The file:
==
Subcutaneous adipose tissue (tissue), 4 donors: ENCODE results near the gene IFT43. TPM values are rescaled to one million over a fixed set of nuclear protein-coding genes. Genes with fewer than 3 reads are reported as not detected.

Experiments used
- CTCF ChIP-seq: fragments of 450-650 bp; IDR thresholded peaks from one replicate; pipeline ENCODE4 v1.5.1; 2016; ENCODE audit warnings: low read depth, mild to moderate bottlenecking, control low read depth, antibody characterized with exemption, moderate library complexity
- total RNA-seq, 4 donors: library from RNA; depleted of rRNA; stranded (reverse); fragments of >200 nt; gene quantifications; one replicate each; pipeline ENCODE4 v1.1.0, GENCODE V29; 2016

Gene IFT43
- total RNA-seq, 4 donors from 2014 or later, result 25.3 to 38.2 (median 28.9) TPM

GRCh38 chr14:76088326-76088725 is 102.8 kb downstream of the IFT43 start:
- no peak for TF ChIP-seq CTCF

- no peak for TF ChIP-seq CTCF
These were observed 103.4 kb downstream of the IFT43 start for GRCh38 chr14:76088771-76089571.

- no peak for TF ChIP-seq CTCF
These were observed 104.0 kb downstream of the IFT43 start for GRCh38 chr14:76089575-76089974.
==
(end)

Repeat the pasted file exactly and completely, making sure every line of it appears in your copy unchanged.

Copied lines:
Subcutaneous adipose tissue (tissue), 4 donors: ENCODE results near the gene IFT43. TPM values are rescaled to one million over a fixed set of nuclear protein-coding genes. Genes with fewer than 3 reads are reported as not detected.

Experiments used
- CTCF ChIP-seq: fragments of 450-650 bp; IDR thresholded peaks from one replicate; pipeline ENCODE4 v1.5.1; 2016; ENCODE audit warnings: low read depth, mild to moderate bottlenecking, control low read depth, antibody characterized with exemption, moderate library complexity
- total RNA-seq, 4 donors: library from RNA; depleted of rRNA; stranded (reverse); fragments of >200 nt; gene quantifications; one replicate each; pipeline ENCODE4 v1.1.0, GENCODE V29; 2016

Gene IFT43
- total RNA-seq, 4 donors from 2014 or later, result 25.3 to 38.2 (median 28.9) TPM

GRCh38 chr14:76088326-76088725 is 102.8 kb downstream of the IFT43 start:
- no peak for TF ChIP-seq CTCF

- no peak for TF ChIP-seq CTCF
These were observed 103.4 kb downstream of the IFT43 start for GRCh38 chr14:76088771-76089571.

- no peak for TF ChIP-seq CTCF
These were observed 104.0 kb downstream of the IFT43 start for GRCh38 chr14:76089575-76089974.